Immigration Changes, Visas, and Blue Collar IT

In the United States, those who choose to enter the workforce after high school can find jobs performing manual labor or in the service industry making under $10 per hour for under a $20,000 annual salary. For those who choose to go into debt for $100,000 (or more) to obtain a college degree, they can get a professional job, doubling that income when they enter the workforce. This allows the degreed people to start paying back the loans they took out to get a degree, but the monthly loan payments will be equivalent to making a house payment and takes about as long to pay off. There needs to be an approach to train people entering the workforce, make a living wage, and not go into the debt required to get a degree, very much like we used to do for manufacturing jobs of the 20th century. The United States needs this alternative for business and for the American people; this is evident by the recent actions of President Obama.

This past week, President Obama offered changes to outdated immigration practices that the United States Government leadership has not tended to over the last several years. Part of the announcement eases the red tape employers have to go through to obtain work visas, increases the number of work visas, and provides green cards to people around the world who achieve advanced science, technology, engineering, and mathematics (STEM) degrees from accredited American universities. Additionally, the announcement suggests that there will be additional allowance for startup and investor visas.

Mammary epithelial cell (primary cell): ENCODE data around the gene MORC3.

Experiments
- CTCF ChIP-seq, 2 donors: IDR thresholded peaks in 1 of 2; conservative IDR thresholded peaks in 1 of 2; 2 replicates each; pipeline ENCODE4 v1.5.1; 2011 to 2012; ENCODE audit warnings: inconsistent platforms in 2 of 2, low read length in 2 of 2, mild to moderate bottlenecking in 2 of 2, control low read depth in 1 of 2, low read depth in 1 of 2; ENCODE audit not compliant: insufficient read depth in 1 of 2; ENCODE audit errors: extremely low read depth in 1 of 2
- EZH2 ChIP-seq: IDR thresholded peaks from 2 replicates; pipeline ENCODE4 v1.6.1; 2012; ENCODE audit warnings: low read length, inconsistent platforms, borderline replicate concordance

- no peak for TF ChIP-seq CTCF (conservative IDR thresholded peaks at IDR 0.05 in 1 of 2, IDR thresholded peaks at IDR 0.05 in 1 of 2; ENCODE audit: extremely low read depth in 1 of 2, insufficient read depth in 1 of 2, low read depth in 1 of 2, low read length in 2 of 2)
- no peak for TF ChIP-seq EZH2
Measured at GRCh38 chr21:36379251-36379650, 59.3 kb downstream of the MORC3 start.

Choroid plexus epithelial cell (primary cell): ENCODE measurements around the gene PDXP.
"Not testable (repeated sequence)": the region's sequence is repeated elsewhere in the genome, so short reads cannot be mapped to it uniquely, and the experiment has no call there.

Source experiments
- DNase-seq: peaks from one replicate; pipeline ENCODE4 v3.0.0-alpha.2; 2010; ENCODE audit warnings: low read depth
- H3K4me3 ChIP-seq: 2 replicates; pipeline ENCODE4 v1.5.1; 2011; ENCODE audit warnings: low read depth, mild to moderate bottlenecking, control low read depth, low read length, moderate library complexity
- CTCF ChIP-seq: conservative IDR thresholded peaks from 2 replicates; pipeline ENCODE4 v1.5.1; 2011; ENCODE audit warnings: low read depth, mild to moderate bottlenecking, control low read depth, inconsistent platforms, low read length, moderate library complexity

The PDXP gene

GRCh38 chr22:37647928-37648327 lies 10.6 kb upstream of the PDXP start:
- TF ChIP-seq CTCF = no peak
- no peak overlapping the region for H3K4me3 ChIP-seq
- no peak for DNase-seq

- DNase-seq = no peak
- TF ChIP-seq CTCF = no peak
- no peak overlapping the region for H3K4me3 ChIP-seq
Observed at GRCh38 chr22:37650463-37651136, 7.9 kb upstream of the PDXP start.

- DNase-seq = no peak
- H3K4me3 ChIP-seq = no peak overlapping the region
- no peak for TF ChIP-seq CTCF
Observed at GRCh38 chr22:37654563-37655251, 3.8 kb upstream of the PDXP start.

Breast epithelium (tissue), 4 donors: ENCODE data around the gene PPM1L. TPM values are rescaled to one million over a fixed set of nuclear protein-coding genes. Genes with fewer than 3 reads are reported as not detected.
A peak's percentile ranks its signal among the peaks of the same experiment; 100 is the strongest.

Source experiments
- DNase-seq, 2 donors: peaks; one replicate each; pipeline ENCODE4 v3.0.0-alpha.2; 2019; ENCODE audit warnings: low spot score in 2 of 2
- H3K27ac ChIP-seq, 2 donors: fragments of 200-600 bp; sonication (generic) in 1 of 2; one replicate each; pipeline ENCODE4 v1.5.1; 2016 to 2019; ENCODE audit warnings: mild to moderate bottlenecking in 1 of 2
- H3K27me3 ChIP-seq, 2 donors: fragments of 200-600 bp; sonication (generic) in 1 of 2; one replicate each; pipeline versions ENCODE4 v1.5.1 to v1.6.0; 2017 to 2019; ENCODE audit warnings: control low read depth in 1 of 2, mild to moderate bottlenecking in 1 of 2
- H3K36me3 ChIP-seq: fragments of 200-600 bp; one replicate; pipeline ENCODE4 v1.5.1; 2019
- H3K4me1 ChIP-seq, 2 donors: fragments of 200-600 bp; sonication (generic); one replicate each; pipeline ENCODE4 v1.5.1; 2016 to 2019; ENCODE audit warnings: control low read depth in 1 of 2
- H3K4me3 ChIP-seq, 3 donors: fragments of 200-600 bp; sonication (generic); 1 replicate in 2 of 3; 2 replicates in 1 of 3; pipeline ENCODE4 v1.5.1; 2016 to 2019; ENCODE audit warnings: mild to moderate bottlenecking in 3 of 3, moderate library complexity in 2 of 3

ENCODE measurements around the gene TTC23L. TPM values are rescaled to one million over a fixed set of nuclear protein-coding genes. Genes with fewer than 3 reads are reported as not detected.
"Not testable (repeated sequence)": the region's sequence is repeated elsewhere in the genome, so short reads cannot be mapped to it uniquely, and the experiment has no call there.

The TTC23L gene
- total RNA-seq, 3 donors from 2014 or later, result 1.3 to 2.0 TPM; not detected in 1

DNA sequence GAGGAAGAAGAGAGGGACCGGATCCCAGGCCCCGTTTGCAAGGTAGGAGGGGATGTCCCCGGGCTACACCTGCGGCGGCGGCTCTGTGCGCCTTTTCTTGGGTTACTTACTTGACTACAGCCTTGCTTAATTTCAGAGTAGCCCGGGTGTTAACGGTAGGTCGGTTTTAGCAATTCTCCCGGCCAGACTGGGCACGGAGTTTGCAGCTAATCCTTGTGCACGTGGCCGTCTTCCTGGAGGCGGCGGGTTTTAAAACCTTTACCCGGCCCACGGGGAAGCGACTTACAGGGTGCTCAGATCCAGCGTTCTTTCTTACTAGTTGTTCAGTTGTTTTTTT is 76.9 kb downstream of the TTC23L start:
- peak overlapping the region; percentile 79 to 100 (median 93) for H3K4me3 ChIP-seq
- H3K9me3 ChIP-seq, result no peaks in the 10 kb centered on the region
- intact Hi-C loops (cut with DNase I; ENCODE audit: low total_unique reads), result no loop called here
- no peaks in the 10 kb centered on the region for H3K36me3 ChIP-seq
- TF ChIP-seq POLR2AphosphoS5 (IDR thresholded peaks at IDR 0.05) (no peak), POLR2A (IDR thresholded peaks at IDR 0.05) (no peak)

This is a great step forward for businesses in the United States. It will boost the economy and greatly help the one percent stakeholders in the American Dream to achieve even greater wealth. I also believe it does not help stimulate the US economy owned and operated by the other ninety nine percent of Americans and does nothing to further the American dream for most of us. That is where I believe growth through mentorship and on-the-job training will provide a great deal of value and fix some of the problems in our current education system.

Blue Collar IT provides an approach to educating those that are not going to obtain a college degree immediately after completing their primary education. Instead, those people enter a craftsman type IT job that provide on-the-job training and assignment to a mentor to help accelerate skills acquisition. It provides business with a competent workforce that can complete specific tasks that are IT related and needed in business today.

The approach I am taking is to grow the personal skills needed in my new hires for them to manage their lives. I introduce them into the workforce by digitizing graphic or verbal content and teach them how businesses operate and are segmented. As their skills and experience progress, and as they gain skills in the language of business, I have them shadow me in meetings and finally participate in meetings. Next, we focus skills acquisition on very narrow technology areas that are interesting and achievable for them. For some, that may be designing a web page and working on user experience, for others it might be simple coding projects in somewhat narrow areas such as an authentication snippet of code for a larger web portal project.

Would love to hear your thoughts on whether this can work broadly inside the US and around the world.